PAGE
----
169  
    170  (counter) (counter) (counter 'reset) (counter) (counter)
    171 
    172 â‡’ 1 2 1 2
    173 
    174 Here is another example, the arity-table from citeSoftware Design for Flexibility.
    175 
    176  (match-define-closure
    177   (ht (make-hash-table))
    178   ((arity proc) (hash-table-ref ht proc))
    179   ((arity proc a) (hash-table-set! ht proc a)))
    180  
    181  (arity cons 2)
    182  (arity cons)
    183 
    184 â‡’ 2
    185 
    186 
    187 ==== {{call-table}}, {{call-table*}}, {{call-vector}}, {{call-string}} and {{call-list}}
    188 The previous construct is generally useful so let's just provide it as
    189 {{call-table}}.
    190 
    191  (define arity (call-table))
    192  (define color (call-table))
    193  
    194  (arity cons 2)
    195  (color cons 'blue)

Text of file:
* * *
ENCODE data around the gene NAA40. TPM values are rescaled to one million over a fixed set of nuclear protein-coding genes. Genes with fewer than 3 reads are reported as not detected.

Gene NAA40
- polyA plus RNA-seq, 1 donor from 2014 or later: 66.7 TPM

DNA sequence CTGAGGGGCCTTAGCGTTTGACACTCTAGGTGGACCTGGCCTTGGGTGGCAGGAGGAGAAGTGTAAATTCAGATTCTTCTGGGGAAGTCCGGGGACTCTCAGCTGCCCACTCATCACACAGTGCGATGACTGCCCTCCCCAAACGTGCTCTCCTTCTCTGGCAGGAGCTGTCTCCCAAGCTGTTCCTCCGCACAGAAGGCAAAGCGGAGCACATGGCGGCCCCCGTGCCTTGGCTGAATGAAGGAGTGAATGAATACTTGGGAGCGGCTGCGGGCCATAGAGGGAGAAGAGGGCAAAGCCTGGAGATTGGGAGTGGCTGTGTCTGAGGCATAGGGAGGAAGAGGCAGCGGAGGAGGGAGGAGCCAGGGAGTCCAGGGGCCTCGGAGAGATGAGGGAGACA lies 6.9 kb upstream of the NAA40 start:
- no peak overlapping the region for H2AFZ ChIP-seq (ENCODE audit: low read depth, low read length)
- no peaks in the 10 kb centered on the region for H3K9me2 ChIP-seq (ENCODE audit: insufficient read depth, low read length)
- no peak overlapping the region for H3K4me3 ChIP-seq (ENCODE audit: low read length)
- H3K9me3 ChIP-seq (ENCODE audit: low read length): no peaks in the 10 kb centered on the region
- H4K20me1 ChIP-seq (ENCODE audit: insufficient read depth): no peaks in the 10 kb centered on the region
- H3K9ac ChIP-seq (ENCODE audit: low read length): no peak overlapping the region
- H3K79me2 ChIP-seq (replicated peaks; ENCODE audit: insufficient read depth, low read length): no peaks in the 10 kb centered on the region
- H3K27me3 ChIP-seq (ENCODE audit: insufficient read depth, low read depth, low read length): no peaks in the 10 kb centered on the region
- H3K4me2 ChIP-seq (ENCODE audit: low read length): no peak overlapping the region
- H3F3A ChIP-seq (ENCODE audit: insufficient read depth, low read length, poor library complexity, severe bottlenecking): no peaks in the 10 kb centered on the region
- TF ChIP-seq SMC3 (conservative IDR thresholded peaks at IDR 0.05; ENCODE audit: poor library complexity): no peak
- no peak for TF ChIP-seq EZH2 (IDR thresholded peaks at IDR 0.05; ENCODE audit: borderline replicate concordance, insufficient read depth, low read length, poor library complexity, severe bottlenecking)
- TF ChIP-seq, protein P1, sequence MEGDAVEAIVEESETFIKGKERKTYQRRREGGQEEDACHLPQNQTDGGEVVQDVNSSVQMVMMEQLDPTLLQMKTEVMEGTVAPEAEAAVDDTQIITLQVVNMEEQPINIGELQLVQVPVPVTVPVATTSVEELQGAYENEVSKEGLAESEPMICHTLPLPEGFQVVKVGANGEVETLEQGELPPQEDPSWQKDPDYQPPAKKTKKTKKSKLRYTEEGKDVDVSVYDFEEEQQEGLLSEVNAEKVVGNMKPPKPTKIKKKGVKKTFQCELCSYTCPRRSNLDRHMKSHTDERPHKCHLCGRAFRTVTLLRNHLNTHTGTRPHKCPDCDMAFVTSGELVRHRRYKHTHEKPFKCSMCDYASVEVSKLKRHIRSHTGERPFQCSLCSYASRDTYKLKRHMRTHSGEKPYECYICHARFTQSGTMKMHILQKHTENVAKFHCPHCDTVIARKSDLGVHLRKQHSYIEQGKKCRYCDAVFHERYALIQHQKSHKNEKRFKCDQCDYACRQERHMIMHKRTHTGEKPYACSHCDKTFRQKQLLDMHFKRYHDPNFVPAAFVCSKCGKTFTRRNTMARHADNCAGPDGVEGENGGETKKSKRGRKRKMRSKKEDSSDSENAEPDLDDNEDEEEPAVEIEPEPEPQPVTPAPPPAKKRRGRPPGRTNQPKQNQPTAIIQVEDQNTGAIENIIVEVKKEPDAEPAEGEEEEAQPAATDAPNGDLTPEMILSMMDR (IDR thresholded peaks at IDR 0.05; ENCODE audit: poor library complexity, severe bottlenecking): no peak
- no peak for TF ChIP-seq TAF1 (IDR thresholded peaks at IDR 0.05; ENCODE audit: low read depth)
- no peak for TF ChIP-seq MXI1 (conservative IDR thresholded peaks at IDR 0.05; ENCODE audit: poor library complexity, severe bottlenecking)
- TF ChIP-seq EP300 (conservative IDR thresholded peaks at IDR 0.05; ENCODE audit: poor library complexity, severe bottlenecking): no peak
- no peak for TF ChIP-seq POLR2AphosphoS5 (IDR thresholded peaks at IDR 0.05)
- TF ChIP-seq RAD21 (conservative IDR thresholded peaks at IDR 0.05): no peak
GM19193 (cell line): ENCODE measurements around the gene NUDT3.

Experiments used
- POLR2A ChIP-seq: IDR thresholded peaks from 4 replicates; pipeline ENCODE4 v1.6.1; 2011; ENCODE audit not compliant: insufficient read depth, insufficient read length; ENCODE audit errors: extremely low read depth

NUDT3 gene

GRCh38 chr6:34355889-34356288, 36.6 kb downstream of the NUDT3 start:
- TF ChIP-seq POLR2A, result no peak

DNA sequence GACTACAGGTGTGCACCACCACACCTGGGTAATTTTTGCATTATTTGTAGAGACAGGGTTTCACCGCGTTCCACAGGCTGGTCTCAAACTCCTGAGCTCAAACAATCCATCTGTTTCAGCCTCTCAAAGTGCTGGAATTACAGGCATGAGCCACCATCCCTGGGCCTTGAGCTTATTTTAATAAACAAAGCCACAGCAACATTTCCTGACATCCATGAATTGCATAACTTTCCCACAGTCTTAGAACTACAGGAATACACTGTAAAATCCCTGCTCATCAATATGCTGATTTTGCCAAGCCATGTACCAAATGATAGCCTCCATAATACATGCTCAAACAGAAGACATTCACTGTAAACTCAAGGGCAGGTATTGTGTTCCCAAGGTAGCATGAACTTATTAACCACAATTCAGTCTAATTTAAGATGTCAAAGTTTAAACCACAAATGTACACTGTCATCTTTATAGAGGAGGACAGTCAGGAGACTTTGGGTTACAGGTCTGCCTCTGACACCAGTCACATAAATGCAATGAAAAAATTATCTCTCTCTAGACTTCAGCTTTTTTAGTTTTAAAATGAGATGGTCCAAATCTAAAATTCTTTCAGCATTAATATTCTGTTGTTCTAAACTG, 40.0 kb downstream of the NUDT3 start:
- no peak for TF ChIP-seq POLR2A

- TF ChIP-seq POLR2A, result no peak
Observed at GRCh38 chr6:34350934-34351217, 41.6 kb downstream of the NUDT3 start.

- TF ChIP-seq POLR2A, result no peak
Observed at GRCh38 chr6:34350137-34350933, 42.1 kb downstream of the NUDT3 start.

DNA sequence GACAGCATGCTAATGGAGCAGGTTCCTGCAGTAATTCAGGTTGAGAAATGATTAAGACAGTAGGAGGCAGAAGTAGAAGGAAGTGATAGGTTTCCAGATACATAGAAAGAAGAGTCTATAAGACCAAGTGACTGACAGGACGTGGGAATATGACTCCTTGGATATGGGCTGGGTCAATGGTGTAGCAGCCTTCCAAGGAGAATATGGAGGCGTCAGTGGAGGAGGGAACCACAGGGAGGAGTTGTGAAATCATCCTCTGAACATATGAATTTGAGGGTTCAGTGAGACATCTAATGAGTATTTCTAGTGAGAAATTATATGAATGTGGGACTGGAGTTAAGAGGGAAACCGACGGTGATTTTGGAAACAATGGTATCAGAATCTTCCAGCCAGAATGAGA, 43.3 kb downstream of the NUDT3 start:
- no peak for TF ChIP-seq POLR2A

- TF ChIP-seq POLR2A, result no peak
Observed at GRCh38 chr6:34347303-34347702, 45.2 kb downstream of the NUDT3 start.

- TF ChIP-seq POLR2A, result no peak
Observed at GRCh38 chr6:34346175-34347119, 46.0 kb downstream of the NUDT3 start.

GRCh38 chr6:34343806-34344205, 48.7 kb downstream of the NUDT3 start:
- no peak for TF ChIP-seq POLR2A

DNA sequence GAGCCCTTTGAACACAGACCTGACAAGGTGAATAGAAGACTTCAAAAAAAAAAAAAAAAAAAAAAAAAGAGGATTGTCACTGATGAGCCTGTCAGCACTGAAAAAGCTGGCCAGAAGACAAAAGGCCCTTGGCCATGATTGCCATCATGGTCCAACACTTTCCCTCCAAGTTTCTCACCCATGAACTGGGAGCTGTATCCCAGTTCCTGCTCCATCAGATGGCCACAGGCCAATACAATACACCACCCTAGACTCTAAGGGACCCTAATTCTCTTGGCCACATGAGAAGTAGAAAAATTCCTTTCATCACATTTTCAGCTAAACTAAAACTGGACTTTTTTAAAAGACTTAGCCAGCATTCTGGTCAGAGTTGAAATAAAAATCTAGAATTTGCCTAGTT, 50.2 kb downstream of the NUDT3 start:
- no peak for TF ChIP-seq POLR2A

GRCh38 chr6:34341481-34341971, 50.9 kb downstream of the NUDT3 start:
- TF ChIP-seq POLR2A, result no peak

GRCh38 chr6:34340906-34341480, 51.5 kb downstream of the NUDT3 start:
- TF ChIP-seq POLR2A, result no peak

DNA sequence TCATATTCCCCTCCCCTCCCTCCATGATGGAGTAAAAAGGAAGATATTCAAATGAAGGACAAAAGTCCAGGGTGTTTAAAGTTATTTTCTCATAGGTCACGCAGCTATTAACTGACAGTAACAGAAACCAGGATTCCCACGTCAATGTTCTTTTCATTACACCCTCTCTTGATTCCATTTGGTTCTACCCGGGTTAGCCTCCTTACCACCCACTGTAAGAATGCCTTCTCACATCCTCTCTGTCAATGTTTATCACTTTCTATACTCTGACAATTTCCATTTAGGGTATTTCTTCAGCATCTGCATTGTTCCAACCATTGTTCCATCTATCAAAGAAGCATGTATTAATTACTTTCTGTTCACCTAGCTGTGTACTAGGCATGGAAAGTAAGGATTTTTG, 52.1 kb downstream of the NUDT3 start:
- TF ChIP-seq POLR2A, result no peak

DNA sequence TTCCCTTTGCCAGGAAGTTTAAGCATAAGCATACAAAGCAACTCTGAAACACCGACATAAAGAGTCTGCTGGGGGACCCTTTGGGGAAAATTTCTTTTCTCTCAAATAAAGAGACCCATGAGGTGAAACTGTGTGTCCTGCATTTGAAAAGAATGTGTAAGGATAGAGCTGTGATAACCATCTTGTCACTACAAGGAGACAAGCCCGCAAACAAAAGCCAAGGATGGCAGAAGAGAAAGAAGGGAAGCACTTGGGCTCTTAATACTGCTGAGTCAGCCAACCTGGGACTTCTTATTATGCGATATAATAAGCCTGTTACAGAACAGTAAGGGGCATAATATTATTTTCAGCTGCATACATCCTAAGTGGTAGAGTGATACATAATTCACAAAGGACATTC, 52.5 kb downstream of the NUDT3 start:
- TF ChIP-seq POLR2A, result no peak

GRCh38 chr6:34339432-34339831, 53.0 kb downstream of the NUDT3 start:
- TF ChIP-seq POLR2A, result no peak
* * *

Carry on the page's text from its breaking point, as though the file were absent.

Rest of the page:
196  
    197  (map (cut <> cons) (list arity color))
    198 
    199 â‡’ (2 blue)
    200 
    201 {{call-table}} takes two optional keyword argument, {{default:}}, to set
    202 the default response for unknown keys, and {{seed:}} which can be a
    203 hash-table or an alist, and defaults to empty.
    204 
    205 There is also {{call-table*}} which by default cons its values to a list
    206 instead of replacing them. It takes four keyword arguments. {{proc:}}
    207 which defaults to {{cons}}, initial which defaults to {{'()}}, and unary
    208 which defaults to {{#f}}, and {{seed:}} as above.
    209 
    210 Both versions of call-table lets you access the underlying hash-table
    211 by calling them with no arguments, and to set them by calling them
    212 with the keyword argument {{update:}}.
    213 
    214  (color update: my-other-hash-table)
    215 
    216 [[https://idiomdrottning.org/call-table|Full documentation for call-tables]]
    217 [[https://idiomdrottning.org/call-vector|Full documentation for callable arrays]]